CQ: “Supreme Court nominee Sonia Sotomayor delivered multiple speeches between 1994 and 2003 in which she suggested ‘a wise Latina woman’ or ‘wise woman’ judge might ‘reach a better conclusion’ than a male judge.”
Well, this blows up the “she misspoke” defense.
Look, there are few people out there who don’t feel a few frissons of ethnic pride, and express some variation of “I’m part of this group, and we’re known for doing this well” at one point or another. You see among Irish on St. Patrick’s Day, among Germans during Oktoberfest, Chinese at their culture’s New Year, Jews at Passover, Cinco de Mayo, etc. (Try not to draw any conclusions from the fact that so many of my examples include drinking.)
But when Sotomayor says a “wise Latina woman with the richness of her experiences would, more often than not, reach a better conclusion,” she conflates two separate issues and seems to hope the audience won’t notice. One is experience, and many of us would agree, a varied set of experiences in life probably gives one a broader range of knowledge and better perspective. (There are limits to this phenomenon; this is why Joe Klein’s assessment of Charles Krauthammer’s body of work warrants disdain.)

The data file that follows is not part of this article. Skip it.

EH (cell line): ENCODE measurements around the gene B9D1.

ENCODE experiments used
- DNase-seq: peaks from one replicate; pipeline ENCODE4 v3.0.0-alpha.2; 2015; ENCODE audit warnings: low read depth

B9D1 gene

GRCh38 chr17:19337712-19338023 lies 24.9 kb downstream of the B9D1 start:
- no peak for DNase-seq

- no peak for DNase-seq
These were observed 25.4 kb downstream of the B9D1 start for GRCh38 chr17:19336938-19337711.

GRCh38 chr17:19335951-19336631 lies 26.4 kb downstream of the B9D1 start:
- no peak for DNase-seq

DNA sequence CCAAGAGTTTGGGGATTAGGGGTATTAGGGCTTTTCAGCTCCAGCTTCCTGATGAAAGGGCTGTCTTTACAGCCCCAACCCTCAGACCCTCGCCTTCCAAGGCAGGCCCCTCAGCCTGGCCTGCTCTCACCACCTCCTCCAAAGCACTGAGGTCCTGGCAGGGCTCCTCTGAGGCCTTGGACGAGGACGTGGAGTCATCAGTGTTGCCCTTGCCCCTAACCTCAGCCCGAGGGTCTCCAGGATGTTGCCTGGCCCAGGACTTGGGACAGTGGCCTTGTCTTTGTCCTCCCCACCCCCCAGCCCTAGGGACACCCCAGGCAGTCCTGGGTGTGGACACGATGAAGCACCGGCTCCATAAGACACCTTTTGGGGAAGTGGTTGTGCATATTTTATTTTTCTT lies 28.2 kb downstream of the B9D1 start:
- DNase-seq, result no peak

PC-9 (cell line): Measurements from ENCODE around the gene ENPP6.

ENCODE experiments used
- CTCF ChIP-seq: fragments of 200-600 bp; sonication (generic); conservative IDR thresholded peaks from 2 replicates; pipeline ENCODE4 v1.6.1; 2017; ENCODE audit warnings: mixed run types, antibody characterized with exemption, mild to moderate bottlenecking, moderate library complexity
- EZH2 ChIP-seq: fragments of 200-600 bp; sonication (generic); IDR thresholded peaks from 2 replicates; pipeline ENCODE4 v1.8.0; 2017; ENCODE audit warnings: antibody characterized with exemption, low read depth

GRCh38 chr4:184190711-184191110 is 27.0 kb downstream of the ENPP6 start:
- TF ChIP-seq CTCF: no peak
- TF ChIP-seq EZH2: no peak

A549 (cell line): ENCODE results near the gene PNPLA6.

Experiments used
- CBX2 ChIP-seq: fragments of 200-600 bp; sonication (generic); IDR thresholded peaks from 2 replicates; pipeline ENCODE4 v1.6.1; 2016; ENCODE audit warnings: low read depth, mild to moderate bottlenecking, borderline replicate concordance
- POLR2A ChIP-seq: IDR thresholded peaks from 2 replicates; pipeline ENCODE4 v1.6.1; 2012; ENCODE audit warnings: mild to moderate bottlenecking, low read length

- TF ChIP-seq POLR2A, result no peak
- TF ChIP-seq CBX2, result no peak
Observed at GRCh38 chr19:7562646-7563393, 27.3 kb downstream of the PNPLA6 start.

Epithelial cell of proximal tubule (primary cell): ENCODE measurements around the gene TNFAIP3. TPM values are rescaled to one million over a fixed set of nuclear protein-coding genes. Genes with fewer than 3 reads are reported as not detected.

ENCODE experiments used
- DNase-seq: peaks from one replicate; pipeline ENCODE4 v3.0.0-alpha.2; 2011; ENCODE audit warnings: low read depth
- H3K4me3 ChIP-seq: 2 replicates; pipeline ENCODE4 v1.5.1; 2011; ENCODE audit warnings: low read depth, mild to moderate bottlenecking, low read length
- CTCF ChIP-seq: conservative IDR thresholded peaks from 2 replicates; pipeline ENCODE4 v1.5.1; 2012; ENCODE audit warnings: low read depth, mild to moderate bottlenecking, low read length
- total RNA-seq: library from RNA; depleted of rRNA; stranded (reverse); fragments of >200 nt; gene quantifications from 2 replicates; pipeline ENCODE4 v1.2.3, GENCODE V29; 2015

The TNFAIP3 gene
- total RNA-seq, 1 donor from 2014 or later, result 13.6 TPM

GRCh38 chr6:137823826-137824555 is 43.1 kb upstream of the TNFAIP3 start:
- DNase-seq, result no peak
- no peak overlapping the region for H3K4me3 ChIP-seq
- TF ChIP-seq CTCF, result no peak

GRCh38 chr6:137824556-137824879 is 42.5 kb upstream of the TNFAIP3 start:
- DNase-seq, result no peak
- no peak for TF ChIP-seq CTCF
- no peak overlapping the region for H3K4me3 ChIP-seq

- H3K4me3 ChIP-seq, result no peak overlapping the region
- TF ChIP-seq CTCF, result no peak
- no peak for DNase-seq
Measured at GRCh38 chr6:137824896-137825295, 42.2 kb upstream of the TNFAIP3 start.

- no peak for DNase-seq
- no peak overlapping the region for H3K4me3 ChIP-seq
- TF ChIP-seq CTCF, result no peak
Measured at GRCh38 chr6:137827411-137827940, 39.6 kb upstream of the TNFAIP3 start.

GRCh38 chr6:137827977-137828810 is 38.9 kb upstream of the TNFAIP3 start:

But a wise person with the richness of experiences would, more often than not, reach a better conclusion.
With praising experience, Sotomayor slips in ethnic or gender identity, which doesn’t necessarily help you make a better conclusion. Within every group, you’ll find those who come to good conclusions and those who come to bad conclusions; to argue otherwise is to insist that good judgment is carried within a certain type of melanin or certain reproductive organs.
But the logical endpoint of this line of thinking — that wise Latina women are more likely to reach better conclusions by their very nature of being Latina women — is Supreme Court Chief Justice Charo.